Generalizing loss

This criteria looks at the relative increase of the validation error, over the minimum validation error seen so far.


We stop training as soon as the generalization loss exceeds a certain threshold.

Consecutive decreases

This criteria looks at whether or not the validation error increases. We stop training as soon as the number of successive increases exceeds a certain threshold. The naive condition described above corresponds to this criteria with a treshold of 1.

Scikit-learn Implementation

In the scikit-learn gradient boosting class, GradientBoostingClassifier or GradientBoostingRegressor, the fit function takes an optional monitor argument that can be used to implement early stopping. The monitor is called after each tree is fit, and when it returns True, the training stops.

Here is a way to implement it for the consecutive decrease criteria.

from sklearn.ensemble._gradient_boosting import predict_stage

class Monitor():
    """Monitor for early stopping in Gradient Boosting for classification.

    The monitor checks the validation loss between each training stage. When
    too many successive stages have increased the loss, the monitor will return
    true, stopping the training early.

    X_valid : array-like, shape = [n_samples, n_features]
      Training vectors, where n_samples is the number of samples
      and n_features is the number of features.
    y_valid : array-like, shape = [n_samples]
      Target values (integers in classification, real numbers in
      For classification, labels must correspond to classes.
    max_consecutive_decreases : int, optional (default=5)
      Early stopping criteria: when the number of consecutive iterations that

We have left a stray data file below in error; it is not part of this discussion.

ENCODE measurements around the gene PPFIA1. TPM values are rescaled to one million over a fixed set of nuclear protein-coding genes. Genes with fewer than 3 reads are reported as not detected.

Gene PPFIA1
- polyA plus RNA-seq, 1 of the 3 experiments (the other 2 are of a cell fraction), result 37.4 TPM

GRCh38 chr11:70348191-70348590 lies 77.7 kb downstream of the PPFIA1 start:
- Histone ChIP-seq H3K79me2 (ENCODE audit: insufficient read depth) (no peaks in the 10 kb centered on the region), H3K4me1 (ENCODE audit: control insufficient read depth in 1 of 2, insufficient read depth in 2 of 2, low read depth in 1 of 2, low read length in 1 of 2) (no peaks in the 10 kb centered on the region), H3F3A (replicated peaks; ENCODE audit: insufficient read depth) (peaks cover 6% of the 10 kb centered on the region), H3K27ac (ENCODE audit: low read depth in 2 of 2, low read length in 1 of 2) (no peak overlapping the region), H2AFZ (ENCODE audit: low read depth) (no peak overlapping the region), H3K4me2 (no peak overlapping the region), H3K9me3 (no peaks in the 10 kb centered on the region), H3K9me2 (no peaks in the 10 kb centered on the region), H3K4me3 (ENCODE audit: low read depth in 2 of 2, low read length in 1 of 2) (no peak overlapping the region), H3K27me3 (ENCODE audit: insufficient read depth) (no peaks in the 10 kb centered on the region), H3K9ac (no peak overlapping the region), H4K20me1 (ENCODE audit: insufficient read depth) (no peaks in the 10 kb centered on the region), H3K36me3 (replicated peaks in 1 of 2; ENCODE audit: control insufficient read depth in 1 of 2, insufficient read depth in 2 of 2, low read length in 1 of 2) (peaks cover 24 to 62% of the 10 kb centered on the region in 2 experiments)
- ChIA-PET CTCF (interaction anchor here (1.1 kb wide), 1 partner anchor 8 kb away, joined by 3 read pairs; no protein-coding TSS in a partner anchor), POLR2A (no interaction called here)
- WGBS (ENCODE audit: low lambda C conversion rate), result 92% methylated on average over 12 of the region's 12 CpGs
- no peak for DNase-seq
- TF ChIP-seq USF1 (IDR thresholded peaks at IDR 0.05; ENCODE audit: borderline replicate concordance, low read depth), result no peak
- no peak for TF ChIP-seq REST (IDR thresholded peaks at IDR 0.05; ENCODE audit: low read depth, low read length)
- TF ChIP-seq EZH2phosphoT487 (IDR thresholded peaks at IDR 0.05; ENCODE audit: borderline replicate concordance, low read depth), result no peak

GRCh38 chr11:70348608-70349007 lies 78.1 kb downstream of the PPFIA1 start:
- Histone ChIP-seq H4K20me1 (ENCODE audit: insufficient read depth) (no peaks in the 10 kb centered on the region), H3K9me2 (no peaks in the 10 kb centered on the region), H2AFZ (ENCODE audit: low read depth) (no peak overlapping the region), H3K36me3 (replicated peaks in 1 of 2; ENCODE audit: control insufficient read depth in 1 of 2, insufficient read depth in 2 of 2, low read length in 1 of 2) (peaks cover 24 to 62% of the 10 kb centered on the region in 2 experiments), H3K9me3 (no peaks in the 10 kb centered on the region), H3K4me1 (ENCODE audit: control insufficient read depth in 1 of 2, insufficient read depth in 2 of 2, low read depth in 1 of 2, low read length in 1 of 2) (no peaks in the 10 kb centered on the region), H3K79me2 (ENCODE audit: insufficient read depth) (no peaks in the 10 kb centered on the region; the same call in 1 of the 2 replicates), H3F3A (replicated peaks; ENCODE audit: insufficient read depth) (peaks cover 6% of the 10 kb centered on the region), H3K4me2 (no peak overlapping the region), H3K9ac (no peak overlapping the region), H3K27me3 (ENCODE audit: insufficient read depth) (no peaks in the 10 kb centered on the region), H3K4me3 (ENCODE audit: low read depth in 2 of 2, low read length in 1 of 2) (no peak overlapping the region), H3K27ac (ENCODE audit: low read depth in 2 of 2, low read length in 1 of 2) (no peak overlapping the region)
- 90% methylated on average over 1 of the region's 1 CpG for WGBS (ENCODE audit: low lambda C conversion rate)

result in a worse performance on the validation set exceeds this value,
      the training stops.

    def __init__(self, X_valid, y_valid, max_consecutive_decreases=5):
        self.X_valid = X_valid
        self.y_valid = y_valid
        self.max_consecutive_decreases = max_consecutive_decreases
        self.losses = []

    def __call__(self, i, clf, args):
        if i == 0:
            self.consecutive_decreases_ = 0
            self.predictions = clf._init_decision_function(self.X_valid)

        predict_stage(clf.estimators_, i, self.X_valid, clf.learning_rate,
        self.losses.append(clf.loss_(self.y_valid, self.predictions))

        if len(self.losses) >= 2 and self.losses[-1] > self.losses[-2]:
            self.consecutive_decreases_ += 1
            self.consecutive_decreases_ = 0

        if self.consecutive_decreases_ >= self.max_consecutive_decreases:
            print("Too many consecutive decreases of loss on validation set"
                  "({}): stopping early at iteration {}.".format(self.consecutive_decreases_, i))
            return True
            return False

We're using the predict_stage function, which updates the prediction for the last tree that was fit. This class can easily be modified for another stopping criteria (such as the generalizing loss) by modifying the condition to return True. Now, to use this, you just need to create an instance of the class and pass it when calling fit.